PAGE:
>I think it's all based on what the developer is trying to achieve.

You're 100% right here I have no comments to make.

>User accounts are a highly controversial topic in imageboard software, see https://wakaba.c3.cx/shii/ for more on that.

This is an awesome reading, thank you for sharing this. As accounts I would not identify them to other users. It would have the same aspect as the "(You)". It's debatable or I could make it optional, I don't know to be fair. I would not require an e-mail I guess as it would be a hell of verified tripfags. hah

>I do feel that imageboard JSON APIs should try to follow a general standard in the sake of compatibility.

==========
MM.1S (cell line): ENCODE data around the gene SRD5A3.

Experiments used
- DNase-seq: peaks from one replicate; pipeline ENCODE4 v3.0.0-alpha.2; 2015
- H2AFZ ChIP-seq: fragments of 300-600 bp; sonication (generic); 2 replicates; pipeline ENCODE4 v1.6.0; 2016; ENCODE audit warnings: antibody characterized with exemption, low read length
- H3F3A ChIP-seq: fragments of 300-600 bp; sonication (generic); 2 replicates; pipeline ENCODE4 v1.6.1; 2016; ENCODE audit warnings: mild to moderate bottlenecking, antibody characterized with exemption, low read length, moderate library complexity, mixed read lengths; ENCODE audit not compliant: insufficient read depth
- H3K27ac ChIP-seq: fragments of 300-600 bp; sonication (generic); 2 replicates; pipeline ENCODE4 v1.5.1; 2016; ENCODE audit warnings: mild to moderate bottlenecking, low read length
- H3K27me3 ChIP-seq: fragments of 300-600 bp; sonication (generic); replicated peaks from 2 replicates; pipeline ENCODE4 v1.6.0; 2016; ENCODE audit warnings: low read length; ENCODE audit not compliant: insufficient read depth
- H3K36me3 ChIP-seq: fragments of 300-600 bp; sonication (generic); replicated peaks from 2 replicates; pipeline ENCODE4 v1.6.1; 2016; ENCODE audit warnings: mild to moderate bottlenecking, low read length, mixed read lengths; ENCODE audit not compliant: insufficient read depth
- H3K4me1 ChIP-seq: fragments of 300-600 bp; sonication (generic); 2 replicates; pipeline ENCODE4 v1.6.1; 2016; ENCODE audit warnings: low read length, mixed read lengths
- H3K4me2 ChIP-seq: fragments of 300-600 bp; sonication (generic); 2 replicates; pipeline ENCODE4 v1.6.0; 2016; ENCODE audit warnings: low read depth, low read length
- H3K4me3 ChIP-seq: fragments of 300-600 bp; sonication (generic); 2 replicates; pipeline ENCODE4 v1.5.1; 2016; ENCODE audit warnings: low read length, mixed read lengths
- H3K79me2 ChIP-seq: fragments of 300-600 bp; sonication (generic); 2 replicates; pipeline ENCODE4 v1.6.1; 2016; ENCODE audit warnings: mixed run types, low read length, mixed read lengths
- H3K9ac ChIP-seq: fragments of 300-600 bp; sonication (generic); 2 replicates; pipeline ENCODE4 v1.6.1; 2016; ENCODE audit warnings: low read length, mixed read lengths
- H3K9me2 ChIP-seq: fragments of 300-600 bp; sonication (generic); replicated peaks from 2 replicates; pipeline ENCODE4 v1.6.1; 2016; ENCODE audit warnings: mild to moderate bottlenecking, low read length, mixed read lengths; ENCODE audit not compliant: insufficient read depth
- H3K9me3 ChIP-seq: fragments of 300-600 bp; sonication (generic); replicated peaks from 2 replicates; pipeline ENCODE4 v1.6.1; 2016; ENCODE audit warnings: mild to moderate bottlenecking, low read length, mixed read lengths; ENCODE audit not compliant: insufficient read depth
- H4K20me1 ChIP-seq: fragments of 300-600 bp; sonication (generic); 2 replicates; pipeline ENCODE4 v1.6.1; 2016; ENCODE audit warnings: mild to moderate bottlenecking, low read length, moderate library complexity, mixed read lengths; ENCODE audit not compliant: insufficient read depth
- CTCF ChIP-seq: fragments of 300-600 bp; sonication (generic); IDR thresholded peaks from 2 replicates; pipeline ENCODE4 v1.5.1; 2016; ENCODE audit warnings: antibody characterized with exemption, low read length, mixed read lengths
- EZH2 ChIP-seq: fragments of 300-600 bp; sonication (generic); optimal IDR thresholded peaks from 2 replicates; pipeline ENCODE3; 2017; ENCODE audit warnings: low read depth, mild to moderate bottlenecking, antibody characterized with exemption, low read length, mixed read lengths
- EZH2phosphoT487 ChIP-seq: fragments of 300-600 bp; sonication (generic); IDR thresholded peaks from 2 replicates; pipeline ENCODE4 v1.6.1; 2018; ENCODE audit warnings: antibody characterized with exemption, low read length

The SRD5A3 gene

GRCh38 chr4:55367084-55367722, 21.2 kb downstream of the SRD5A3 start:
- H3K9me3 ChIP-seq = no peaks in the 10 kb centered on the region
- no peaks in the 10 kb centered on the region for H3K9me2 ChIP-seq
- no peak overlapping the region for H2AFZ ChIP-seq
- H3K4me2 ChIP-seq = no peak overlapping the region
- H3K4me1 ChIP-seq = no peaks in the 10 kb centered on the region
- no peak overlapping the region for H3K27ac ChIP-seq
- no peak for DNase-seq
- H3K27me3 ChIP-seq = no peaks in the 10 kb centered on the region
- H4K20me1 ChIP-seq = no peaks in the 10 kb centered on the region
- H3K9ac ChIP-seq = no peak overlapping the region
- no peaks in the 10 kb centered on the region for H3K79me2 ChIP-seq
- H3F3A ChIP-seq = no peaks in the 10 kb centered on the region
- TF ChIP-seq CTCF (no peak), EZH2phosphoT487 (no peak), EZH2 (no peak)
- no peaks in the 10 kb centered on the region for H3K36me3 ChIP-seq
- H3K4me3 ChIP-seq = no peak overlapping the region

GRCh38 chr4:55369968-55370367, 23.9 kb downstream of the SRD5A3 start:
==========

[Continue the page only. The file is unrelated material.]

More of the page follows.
Hey, this is something we can figure out. I don't think it would take a lot of efforts to build a standard even if we do it just for our toy projects.

I found this when doing research about the project. The docker-compose build command failed here and I don't feel like messing with this code as I don't know how Rust works.

I'll try to sketch a schema for the restful apis and post it here.


Thanks to this post i deployed some TinyIB instances and found out it isn't 1.5mb…
but 600KB!! (after some simple optimizations and deleting unnecesary folders)
so yeah it is light as all fucks and i think with some more optimization (the developer like line breaks and spaces a little too much)
you could get it to 580KB without too much trouble, maybe even less, later im going to try and make an instance as small as possible.


I just read the part about removing the db code which i agree on and will later make a fork to do so, removing that code could easily make it 550KB or even less, god i want to make an instance 500KB so bad


Anon, I didn't forget about our conversation, but the pandemic just made me start my life from the bottom again. Sorry about that.